Initial Thoughts

I really wish Kaveri could have launched on laptops earlier in the year. While Trinity was a decent solution, Richland didn't really offer much in the way of real improvements, and then seeing Kaveri on desktops first and laptops second was more than a little disappointing. The good news is that Kaveri laptops should start shipping in the near future, and overall they offer a good blend of performance and features that should help AMD be more competitive in the growing world of laptop computing.

Our initial performance results look about right, perhaps even a little lower than we'll see from final shipping hardware. There's also plenty of potential for improved performance as more applications start to leverage OpenCL, but AMD has been beating that drum for a while and it's been a relatively slow process. Yes, there are applications that can perform much faster with an APU than with an Intel CPU, but we still need more. It's fine to talk about HSA and Compute Cores, but until they make a tangible difference in every day applications they're mostly talking points. For people that truly need compute performance, I suspect they're looking at much higher performance parts than an APU.

One interesting example AMD discussed was using an optimized JPEG decoder to process images and generate thumbnails in a Windows folder. This is actually something I can see as being useful to a lot of people, and AMD was able to speed up the process by 80% compared to an Intel laptop running the stock Windows JPEG decoder. However, it's not clear how much of that performance increase is AMD being faster than Intel as opposed to the default Windows JPEG decoder simply being slow.

Kaveri's Die Up Close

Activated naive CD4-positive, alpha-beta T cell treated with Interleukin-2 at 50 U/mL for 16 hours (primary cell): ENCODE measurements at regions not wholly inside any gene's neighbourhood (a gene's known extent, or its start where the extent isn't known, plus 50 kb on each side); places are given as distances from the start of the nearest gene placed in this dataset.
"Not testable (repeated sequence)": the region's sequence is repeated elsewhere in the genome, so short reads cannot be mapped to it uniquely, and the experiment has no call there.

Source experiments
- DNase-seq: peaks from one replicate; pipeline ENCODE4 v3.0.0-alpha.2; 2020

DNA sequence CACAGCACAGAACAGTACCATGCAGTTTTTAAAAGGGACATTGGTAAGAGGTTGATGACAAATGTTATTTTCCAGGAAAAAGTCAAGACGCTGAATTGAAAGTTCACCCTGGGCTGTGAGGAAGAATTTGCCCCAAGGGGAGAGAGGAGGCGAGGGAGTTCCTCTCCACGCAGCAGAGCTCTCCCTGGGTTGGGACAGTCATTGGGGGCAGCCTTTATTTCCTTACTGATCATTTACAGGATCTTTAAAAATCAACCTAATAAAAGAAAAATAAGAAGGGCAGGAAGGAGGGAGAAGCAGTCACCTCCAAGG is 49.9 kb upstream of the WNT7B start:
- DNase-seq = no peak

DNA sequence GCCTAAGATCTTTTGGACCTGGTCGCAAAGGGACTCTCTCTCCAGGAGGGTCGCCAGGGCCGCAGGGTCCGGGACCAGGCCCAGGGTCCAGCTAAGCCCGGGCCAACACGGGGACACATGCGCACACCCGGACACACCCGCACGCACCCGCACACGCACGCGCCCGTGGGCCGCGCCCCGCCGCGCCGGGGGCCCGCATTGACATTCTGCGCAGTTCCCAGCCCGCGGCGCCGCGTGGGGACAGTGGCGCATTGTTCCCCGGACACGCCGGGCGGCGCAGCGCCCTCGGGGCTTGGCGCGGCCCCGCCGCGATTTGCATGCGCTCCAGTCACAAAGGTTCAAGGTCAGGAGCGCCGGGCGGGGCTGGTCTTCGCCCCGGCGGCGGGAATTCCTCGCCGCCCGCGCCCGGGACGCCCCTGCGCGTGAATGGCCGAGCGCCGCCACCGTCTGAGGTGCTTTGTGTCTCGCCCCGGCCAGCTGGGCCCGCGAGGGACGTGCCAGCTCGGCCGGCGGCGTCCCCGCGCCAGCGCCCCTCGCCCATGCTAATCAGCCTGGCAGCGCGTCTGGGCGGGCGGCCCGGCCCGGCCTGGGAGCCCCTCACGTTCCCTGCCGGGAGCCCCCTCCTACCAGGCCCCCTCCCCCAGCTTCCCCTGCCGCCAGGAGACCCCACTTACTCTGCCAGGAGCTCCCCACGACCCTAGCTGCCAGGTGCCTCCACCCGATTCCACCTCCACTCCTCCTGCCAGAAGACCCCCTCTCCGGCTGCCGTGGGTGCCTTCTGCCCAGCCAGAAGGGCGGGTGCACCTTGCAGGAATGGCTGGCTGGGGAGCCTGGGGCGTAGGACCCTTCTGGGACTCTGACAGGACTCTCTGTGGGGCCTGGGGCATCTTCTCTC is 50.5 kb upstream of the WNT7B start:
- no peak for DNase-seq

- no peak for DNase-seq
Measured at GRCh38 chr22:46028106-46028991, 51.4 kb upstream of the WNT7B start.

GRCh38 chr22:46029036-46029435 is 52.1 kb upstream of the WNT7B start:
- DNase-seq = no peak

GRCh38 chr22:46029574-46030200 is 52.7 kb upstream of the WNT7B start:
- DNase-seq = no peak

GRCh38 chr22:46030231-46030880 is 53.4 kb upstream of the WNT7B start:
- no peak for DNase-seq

There are some notable omissions in our performance data right now as well. We were only able to test the highest performance Kaveri laptop APU, the FX-7600P, and even that was essentially in "beta" form. I think the 19W FX-7500 will be potentially more interesting, and if AMD is really able to hit close to max turbo speeds most of the time it could prove a potent alternative to Intel's 15W ULV processors. Something else I'm very interested in seeing is what sort of battery life AMD is able to coax out of these APUs, as Llano and Trinity both did quite well – or at least, they did well when the laptop OEM took time to get things right. And that is perhaps the biggest obstacle AMD faces right now: getting their APUs into laptops that don't cut corners in all the wrong places.

As I noted earlier, storage performance (i.e. having a pure SSD solution for the OS and primary applications) is now far more critical for most use cases than the choice of CPU. However, we can't even get $1000+ laptops to universally switch to SSDs, and it's going to be a long row to hoe getting anything priced under $800 to include one. You can just picture the bean counters: "Why are we using a $100 SSD that only holds 256GB instead of a $50 HDD that holds 1TB!? That's a terrible component choice!" On a similar note, getting a laptop with a good keyboard, trackpad, and screen is more difficult than it needs to be even on midrange laptops, and I've seen many an AMD-equipped laptop fall flat on its face thanks to penny pinching and cut corners in these areas. Finally, it's important to note that all batteries are not created equal; while it would be nice if a 56Wh battery was always a 56Wh battery, I know from experience that there's still a wide range of quality, including the ability to store a charge for more than a few weeks without going dead.

But these things cost money, and when you're saving $50-$100 by using an AMD APU instead of an Intel CPU, the mindset often becomes, "Where else can we save money?" The result is a race to the bottom, and if laptop OEMs aren't careful they'll lose more and more market share to alternative devices. (There's a thought: someone make a Kaveri-based Chromebook. That could be interesting!)